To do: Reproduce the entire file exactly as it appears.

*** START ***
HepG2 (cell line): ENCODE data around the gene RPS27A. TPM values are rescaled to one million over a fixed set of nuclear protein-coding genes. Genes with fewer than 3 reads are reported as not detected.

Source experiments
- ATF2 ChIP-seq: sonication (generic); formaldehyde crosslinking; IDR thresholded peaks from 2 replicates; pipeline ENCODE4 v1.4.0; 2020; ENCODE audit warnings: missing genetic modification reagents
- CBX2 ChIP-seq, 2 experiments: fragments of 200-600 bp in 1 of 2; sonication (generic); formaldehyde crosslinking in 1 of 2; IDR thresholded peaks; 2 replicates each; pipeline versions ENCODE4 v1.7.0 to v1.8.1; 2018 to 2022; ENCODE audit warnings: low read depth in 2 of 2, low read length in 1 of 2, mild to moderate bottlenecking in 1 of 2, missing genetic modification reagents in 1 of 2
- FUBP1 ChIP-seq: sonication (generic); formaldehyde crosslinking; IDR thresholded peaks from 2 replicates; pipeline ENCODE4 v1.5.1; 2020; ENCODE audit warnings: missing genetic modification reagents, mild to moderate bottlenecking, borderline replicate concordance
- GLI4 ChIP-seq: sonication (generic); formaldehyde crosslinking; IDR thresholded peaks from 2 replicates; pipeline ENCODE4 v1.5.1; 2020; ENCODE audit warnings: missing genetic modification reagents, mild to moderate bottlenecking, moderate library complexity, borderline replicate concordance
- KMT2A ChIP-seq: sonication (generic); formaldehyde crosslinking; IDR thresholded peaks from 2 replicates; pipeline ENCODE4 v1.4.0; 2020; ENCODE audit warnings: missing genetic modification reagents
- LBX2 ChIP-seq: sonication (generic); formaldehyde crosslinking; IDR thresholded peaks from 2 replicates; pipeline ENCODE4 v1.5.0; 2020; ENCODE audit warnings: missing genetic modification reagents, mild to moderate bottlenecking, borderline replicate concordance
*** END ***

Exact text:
HepG2 (cell line): ENCODE data around the gene RPS27A. TPM values are rescaled to one million over a fixed set of nuclear protein-coding genes. Genes with fewer than 3 reads are reported as not detected.

Source experiments
- ATF2 ChIP-seq: sonication (generic); formaldehyde crosslinking; IDR thresholded peaks from 2 replicates; pipeline ENCODE4 v1.4.0; 2020; ENCODE audit warnings: missing genetic modification reagents
- CBX2 ChIP-seq, 2 experiments: fragments of 200-600 bp in 1 of 2; sonication (generic); formaldehyde crosslinking in 1 of 2; IDR thresholded peaks; 2 replicates each; pipeline versions ENCODE4 v1.7.0 to v1.8.1; 2018 to 2022; ENCODE audit warnings: low read depth in 2 of 2, low read length in 1 of 2, mild to moderate bottlenecking in 1 of 2, missing genetic modification reagents in 1 of 2
- FUBP1 ChIP-seq: sonication (generic); formaldehyde crosslinking; IDR thresholded peaks from 2 replicates; pipeline ENCODE4 v1.5.1; 2020; ENCODE audit warnings: missing genetic modification reagents, mild to moderate bottlenecking, borderline replicate concordance
- GLI4 ChIP-seq: sonication (generic); formaldehyde crosslinking; IDR thresholded peaks from 2 replicates; pipeline ENCODE4 v1.5.1; 2020; ENCODE audit warnings: missing genetic modification reagents, mild to moderate bottlenecking, moderate library complexity, borderline replicate concordance
- KMT2A ChIP-seq: sonication (generic); formaldehyde crosslinking; IDR thresholded peaks from 2 replicates; pipeline ENCODE4 v1.4.0; 2020; ENCODE audit warnings: missing genetic modification reagents
- LBX2 ChIP-seq: sonication (generic); formaldehyde crosslinking; IDR thresholded peaks from 2 replicates; pipeline ENCODE4 v1.5.0; 2020; ENCODE audit warnings: missing genetic modification reagents, mild to moderate bottlenecking, borderline replicate concordance